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Dr Ian Horton

Title
Reader in Graphic Communication
College
London College of Communication
Email address
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Researcher Research
Ian  Horton

Biography

Ian Horton is Reader in Graphic Communication at London College of Communication, University of the Arts London. He has published work on: oral history and text-based public art; colonialist stereotypes in European and British comic books; the relationship between art history and comics studies; and public relations and comic books. He is co-editor of two forthcoming books Contexts of Violence in Comics (Routledge 2019) and Representing Acts of Violence in Comics (Routledge 2019), and is Associate Editor of the Journal of Graphic Novels and Comics.

His present research is focused in three related areas: experimental typography, Dutch graphic design and comic books. He has presented conference papers on self-published comic books and creative freedom; experimental typography and curatorial practices; information design and graphic narratives. Hard Werken: One for All (Graphic Art & Design 1979-1994) [co-authored with Bettina Furnee] is the first academic study of this influential avant-garde Dutch graphic design studio, and was published by Valiz in 2018.

Since joining UAL in 2007 his research activity has expanded in the distinct but overlapping fields of comic studies, graphic design and illustration, addressing the intersection between these disciplines. His concern with information design and comic books has most recently found its realization in the formation of the Applied Comics Network which focuses on comic books that are designed to inform as much as they entertain. The inaugural event was held in May 2015 and co-organized with fellow founder members John Swogger (Archeological Illustrator and Comic Book Artist) and Lydia Wysocki (founder of Applied Comics Etc). We have organised further Applied Comic Network events as part of the annual Comics Forum conference and presented our findings at other comics studies conferences both in the UK and internationally.

Research Outputs

Article

Book

  • Horton I, Furnee B. Hard Werken: One for All (Graphic Art & Design 1979-1994) (2017)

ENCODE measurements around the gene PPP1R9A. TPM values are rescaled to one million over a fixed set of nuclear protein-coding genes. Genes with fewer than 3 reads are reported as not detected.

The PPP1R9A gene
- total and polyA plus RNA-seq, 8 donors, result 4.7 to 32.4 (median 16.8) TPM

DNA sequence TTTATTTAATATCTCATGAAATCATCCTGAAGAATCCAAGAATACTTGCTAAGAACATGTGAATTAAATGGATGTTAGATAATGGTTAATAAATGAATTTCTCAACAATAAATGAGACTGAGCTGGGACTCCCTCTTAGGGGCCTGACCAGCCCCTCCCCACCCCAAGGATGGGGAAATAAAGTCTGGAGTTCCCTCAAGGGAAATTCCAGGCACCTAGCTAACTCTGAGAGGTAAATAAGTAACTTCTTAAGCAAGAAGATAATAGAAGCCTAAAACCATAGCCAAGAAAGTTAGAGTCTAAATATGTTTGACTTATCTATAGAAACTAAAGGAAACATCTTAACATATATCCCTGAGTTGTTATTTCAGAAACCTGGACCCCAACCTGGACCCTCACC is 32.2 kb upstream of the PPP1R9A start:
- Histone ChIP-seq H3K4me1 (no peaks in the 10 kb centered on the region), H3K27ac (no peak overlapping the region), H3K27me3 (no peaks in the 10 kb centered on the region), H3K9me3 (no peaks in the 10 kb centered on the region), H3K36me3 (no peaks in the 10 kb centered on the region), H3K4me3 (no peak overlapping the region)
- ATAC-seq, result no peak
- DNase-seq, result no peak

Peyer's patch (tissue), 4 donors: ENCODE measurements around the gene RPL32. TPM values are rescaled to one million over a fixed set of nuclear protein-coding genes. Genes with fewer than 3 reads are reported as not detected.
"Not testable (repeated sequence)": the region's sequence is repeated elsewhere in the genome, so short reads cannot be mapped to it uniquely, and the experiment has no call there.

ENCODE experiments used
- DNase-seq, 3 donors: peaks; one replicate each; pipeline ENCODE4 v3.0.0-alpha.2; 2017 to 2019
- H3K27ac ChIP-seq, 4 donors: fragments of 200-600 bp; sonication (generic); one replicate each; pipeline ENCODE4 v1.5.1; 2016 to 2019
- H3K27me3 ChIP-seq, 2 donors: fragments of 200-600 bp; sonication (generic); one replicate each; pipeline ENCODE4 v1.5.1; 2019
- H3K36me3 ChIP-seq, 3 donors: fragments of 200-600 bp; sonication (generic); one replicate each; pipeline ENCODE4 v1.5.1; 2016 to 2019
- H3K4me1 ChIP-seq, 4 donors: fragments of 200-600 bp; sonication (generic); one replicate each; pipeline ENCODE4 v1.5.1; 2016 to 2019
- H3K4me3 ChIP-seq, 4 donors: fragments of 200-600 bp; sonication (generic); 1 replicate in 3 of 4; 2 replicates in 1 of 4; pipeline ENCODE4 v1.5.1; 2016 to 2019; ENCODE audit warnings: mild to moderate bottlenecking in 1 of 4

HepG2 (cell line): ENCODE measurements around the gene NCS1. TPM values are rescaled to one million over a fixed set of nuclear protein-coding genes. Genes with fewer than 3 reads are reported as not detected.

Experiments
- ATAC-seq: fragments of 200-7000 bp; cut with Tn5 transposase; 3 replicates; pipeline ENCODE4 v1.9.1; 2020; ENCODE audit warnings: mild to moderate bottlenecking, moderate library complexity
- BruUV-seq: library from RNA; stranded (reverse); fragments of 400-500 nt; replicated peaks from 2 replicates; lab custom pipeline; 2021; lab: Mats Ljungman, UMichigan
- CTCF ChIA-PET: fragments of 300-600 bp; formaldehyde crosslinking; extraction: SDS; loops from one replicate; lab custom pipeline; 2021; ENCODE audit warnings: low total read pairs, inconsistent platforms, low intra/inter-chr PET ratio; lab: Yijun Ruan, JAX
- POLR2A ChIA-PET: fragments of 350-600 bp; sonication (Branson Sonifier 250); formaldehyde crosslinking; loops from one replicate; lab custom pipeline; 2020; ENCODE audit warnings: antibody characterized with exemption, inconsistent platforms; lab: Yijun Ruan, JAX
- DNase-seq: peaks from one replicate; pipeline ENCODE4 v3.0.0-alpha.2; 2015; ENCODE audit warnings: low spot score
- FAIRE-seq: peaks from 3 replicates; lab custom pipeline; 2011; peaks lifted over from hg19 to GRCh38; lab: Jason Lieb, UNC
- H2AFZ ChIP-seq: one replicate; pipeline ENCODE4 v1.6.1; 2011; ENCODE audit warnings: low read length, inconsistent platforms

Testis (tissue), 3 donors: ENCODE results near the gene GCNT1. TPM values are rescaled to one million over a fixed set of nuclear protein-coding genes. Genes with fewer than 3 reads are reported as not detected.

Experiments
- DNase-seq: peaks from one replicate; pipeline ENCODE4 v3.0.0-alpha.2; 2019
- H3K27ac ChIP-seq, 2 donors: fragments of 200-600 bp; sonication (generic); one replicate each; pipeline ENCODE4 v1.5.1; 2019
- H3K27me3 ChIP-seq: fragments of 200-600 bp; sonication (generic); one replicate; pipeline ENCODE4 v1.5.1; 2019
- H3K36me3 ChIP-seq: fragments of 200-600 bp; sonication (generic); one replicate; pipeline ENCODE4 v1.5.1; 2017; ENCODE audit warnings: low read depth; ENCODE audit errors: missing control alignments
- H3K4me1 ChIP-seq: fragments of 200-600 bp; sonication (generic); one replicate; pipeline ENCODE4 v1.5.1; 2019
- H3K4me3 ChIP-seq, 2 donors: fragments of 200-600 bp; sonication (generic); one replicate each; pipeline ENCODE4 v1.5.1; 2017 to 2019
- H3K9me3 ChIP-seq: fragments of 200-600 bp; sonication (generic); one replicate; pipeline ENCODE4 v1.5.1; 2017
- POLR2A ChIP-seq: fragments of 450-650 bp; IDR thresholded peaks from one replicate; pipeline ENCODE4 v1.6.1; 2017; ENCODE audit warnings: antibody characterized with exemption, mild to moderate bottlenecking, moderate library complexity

• Sandino L, Partington M, Toop D, McMillan M, Furnee B, Horton I, Handal A, Gates D, Candida Smith R, Bruchet L, Kirwin L, Ritchie AG, Clarke J, Flegg E, Cvetkovich A, Turney J, Buckel NR, Wilcox C, Suterwalla S, Tamboukou M, Oak A. Oral History in the Visual Arts (2013)

Teaching

Current research students

  • Klaus Birk, Building Experiences – A Reflective Design Process for Public Media Spaces. (Lead supervisor)
  • Gill Brown, Visual Elements and Visual Paradigms: re-thinking scientific conceptual figures through graphic design (Joint supervisor)
  • Michael Connerty, Repositioning Jack B.Yeats as a Popular Comic Strip Artist. (Lead supervisor)
  • Mark Hibbett, Comics And Transmedia: Doctor Doom In The Marvel Age (1961-1987) (Lead supervisor)
  • Francisco Laranjo, Design as criticism: methods for a critical graphic design practice. (Lead supervisor)
  • Guy Lawley, Theorising ‘transformation’ in the paintings of Roy Lichtenstein (1961-1964) through an analysis of his relationship with comic art and his use of the so-called ‘Ben Day dot.’ (Lead supervisor)
  • Maria Papadomanolaki, Sonic Perceptual Ecologies: Strategies for sound-based exploration, perception and composition in spaces of transient encounters. (Lead supervisor)
  • Luise Schreuer, The contribution of illustration to socio-cultural and spatial discourses (Lead supervisor)
  • Louise Scovell, Design For Social Change (DFSC): using co-design, diagramming and geometry to understand and chart menstrual flow. (Lead supervisor)
  • Tobias J Yu-Kiener, The Artist in Focus - Artists’ Biographies in the media of Comics and Graphic Novels. (Lead supervisor)

Past research students

  • Joanna Choukier, Youth in Lebanon: Using collaborative and interdisciplinary communication design methods to improve social integration in post-conflict societies. (Joint supervisor)